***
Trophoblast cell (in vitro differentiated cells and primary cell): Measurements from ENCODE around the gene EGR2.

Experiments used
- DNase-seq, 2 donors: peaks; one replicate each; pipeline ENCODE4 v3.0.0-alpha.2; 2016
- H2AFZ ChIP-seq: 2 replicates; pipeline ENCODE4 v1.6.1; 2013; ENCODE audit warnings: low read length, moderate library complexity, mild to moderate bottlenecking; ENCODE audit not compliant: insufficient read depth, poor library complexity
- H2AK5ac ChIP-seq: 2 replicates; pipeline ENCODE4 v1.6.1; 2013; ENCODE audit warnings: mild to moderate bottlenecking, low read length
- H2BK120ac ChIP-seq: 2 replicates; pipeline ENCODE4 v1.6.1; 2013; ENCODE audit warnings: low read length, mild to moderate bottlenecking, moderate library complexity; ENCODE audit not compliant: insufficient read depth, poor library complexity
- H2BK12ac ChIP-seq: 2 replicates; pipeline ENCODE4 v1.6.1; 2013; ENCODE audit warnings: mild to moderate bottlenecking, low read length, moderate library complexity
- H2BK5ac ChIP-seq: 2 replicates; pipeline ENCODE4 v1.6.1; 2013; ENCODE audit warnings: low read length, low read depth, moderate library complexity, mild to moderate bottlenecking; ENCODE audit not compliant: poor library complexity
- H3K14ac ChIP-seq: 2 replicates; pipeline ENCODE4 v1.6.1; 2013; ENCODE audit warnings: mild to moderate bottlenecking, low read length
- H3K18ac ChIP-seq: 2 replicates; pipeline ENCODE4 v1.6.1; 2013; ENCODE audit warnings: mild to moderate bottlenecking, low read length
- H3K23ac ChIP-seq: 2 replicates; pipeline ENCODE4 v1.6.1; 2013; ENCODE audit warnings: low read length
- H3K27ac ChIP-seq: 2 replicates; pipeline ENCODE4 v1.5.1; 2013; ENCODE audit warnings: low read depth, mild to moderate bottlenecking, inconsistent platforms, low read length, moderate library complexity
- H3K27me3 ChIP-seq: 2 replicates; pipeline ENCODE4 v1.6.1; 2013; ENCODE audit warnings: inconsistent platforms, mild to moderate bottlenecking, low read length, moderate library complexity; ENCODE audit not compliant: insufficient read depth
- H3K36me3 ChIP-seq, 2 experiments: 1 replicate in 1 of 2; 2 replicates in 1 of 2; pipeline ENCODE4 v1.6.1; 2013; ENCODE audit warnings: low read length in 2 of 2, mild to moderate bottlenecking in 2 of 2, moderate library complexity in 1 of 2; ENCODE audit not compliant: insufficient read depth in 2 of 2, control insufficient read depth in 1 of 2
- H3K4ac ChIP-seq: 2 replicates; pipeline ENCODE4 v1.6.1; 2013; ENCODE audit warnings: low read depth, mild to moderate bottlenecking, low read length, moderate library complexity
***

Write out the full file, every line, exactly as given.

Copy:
Trophoblast cell (in vitro differentiated cells and primary cell): Measurements from ENCODE around the gene EGR2.

Experiments used
- DNase-seq, 2 donors: peaks; one replicate each; pipeline ENCODE4 v3.0.0-alpha.2; 2016
- H2AFZ ChIP-seq: 2 replicates; pipeline ENCODE4 v1.6.1; 2013; ENCODE audit warnings: low read length, moderate library complexity, mild to moderate bottlenecking; ENCODE audit not compliant: insufficient read depth, poor library complexity
- H2AK5ac ChIP-seq: 2 replicates; pipeline ENCODE4 v1.6.1; 2013; ENCODE audit warnings: mild to moderate bottlenecking, low read length
- H2BK120ac ChIP-seq: 2 replicates; pipeline ENCODE4 v1.6.1; 2013; ENCODE audit warnings: low read length, mild to moderate bottlenecking, moderate library complexity; ENCODE audit not compliant: insufficient read depth, poor library complexity
- H2BK12ac ChIP-seq: 2 replicates; pipeline ENCODE4 v1.6.1; 2013; ENCODE audit warnings: mild to moderate bottlenecking, low read length, moderate library complexity
- H2BK5ac ChIP-seq: 2 replicates; pipeline ENCODE4 v1.6.1; 2013; ENCODE audit warnings: low read length, low read depth, moderate library complexity, mild to moderate bottlenecking; ENCODE audit not compliant: poor library complexity
- H3K14ac ChIP-seq: 2 replicates; pipeline ENCODE4 v1.6.1; 2013; ENCODE audit warnings: mild to moderate bottlenecking, low read length
- H3K18ac ChIP-seq: 2 replicates; pipeline ENCODE4 v1.6.1; 2013; ENCODE audit warnings: mild to moderate bottlenecking, low read length
- H3K23ac ChIP-seq: 2 replicates; pipeline ENCODE4 v1.6.1; 2013; ENCODE audit warnings: low read length
- H3K27ac ChIP-seq: 2 replicates; pipeline ENCODE4 v1.5.1; 2013; ENCODE audit warnings: low read depth, mild to moderate bottlenecking, inconsistent platforms, low read length, moderate library complexity
- H3K27me3 ChIP-seq: 2 replicates; pipeline ENCODE4 v1.6.1; 2013; ENCODE audit warnings: inconsistent platforms, mild to moderate bottlenecking, low read length, moderate library complexity; ENCODE audit not compliant: insufficient read depth
- H3K36me3 ChIP-seq, 2 experiments: 1 replicate in 1 of 2; 2 replicates in 1 of 2; pipeline ENCODE4 v1.6.1; 2013; ENCODE audit warnings: low read length in 2 of 2, mild to moderate bottlenecking in 2 of 2, moderate library complexity in 1 of 2; ENCODE audit not compliant: insufficient read depth in 2 of 2, control insufficient read depth in 1 of 2
- H3K4ac ChIP-seq: 2 replicates; pipeline ENCODE4 v1.6.1; 2013; ENCODE audit warnings: low read depth, mild to moderate bottlenecking, low read length, moderate library complexity